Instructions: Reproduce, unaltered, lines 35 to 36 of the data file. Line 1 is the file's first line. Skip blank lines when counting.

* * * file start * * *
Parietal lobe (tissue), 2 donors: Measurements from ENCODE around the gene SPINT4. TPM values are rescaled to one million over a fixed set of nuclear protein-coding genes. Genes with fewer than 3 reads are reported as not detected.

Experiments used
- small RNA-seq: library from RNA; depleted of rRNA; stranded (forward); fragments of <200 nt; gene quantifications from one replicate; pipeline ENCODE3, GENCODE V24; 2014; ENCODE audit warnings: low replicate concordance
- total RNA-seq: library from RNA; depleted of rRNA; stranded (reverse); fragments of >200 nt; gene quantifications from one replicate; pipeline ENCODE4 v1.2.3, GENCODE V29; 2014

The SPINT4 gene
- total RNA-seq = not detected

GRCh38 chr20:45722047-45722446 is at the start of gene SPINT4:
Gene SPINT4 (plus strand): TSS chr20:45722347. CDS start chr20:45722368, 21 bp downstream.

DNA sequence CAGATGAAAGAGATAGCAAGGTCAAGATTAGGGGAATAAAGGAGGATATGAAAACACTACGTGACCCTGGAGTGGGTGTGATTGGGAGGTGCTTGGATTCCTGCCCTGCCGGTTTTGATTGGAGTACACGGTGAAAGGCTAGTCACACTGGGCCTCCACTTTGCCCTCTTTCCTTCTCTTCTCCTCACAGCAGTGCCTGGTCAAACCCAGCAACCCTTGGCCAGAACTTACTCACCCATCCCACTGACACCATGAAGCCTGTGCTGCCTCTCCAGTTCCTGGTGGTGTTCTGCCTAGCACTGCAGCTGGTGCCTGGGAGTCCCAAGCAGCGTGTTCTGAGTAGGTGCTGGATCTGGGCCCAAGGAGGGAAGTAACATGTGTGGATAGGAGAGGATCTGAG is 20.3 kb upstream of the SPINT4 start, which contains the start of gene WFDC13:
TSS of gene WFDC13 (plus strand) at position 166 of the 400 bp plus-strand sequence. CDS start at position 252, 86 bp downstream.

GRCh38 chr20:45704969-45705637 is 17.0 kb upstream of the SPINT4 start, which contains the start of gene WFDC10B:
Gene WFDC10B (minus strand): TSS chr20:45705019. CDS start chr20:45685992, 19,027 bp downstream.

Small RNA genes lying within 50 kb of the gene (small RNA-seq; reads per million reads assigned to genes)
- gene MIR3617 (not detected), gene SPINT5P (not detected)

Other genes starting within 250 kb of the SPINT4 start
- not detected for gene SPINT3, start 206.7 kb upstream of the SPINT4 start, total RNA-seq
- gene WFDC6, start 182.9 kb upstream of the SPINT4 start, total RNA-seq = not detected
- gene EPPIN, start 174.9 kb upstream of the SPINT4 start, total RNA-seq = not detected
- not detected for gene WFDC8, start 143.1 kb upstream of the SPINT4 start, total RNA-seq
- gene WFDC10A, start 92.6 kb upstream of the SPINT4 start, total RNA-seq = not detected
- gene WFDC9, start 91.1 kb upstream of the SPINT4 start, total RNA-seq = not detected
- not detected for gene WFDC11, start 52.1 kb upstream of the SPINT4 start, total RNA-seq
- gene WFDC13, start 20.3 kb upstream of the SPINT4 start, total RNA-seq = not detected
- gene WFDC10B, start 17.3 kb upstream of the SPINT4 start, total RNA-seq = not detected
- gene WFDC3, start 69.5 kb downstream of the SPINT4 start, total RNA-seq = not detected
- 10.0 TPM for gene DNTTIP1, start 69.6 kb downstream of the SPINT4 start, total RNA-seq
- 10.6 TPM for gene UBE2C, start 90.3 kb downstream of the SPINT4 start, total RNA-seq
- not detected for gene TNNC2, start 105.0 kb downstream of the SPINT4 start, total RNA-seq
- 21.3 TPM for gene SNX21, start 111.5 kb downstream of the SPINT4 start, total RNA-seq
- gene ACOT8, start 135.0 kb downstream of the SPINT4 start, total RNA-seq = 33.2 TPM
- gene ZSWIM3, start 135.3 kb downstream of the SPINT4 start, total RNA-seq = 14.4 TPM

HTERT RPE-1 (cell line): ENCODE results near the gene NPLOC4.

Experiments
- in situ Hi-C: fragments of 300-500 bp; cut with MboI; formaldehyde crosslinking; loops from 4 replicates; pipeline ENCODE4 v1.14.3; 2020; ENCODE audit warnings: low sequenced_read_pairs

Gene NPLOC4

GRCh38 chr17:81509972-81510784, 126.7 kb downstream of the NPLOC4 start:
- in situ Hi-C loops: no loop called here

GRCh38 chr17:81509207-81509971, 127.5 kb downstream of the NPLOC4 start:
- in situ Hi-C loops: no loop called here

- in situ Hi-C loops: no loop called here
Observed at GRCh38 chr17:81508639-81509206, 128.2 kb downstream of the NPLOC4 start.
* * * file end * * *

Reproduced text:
Gene NPLOC4

GRCh38 chr17:81509972-81510784, 126.7 kb downstream of the NPLOC4 start: